Report: Application of Foreign Agents Act by Russian Courts

The Foreign Agents Act introduces excessive and unnecessary requirements for NGOs and provides for overly harsh penalties for non-compliance, a new report says.

The report was produced by the Civic Solidarity Platform, whose experts observed over 30 court hearings that affected some of Russia’s leading human rights organizations. All trials were related to the application of the notorious Federal Law No 121 FZ dubbed Foreign Agents Act, introduced in November 2012.

The Foreign Agents Act is presented in terms that are vague and allow broad interpretations. The result is inconsistent application of the law by the Russian courts. Moreover, the report adduces that requiring NGOs to register as "organizations performing the functions of a foreign agent", as it was done in some of the cases followed by CSP observers, is an infringement on their fundamental right to hold opinions.

According to the trial monitoring reports and the case-files, no issues as regards the independence and impartiality of the tribunals were raised in any of the cases. The proceedings were generally open to the public and the equality of arms and the principles of proceedings were generally respected.

Nevertheless, in none of the cases monitored by the CSP observers, have the courts examined if and to what extent the restrictions imposed by this law were substantiated and proportionate to the legitimate aim pursued, or whether the prosecutors’ justifications were relevant and sufficient. Thereby, the courts failed to fulfill their function of providing scrutiny to guarantee the unhindered exercise of the right to freedom of association, choosing instead to rubber-stamp the prosecutor’s charges.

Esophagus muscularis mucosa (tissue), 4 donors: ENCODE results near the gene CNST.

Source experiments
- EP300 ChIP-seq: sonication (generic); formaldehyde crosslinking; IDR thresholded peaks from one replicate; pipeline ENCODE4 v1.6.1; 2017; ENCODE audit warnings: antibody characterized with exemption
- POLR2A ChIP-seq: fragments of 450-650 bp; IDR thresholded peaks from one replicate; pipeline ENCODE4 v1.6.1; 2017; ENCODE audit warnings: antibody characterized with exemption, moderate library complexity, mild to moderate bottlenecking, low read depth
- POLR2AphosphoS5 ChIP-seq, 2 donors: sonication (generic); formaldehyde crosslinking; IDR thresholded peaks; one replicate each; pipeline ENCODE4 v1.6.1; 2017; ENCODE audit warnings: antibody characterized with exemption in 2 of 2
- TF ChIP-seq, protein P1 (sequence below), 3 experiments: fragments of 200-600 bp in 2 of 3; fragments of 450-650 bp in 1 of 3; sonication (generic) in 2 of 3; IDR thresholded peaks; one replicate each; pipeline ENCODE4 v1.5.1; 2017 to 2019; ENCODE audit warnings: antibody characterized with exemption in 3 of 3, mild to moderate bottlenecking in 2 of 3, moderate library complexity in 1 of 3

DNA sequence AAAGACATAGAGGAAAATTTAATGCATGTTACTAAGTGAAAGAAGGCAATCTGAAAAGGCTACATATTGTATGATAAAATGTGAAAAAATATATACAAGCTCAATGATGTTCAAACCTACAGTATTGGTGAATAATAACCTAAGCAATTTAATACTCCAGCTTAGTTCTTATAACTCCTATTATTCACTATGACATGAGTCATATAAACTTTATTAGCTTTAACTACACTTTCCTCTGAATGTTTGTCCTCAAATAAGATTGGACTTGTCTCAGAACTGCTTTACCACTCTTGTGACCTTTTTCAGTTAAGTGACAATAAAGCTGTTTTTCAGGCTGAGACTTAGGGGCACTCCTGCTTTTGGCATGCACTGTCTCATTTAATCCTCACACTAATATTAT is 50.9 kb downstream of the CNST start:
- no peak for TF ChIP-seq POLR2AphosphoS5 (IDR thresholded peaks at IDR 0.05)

The right to a reasoned decision was an issue in some of the proceedings. For example, in case of ADC Memorial the courts failed to properly examine the evidence adduced by the defense and provide explicit replies to their key arguments.

In the cases under review, the domestic courts' findings that the activities of ADC Memorial, Kostroma Civic Initiatives Support Centre, Transparency International–R and Women of the Don amounted to those of "organizations performing functions of foreign agents" interfered with their right to hold opinion. The same is true in respect of the court's judgment in the case of HRC Memorial whereby the NGO's complaint against the prosecutorial order to register as an "organization performing functions of a foreign agent" was dismissed.

The Foreign Agents Act, both prior and following the judgment of the Constitutional Court may be regarded as creating a basis for unwarranted interferences with the freedom of expression and freedom of association, in breach of the relevant ECHR provisions.

The full text of the report can be found below: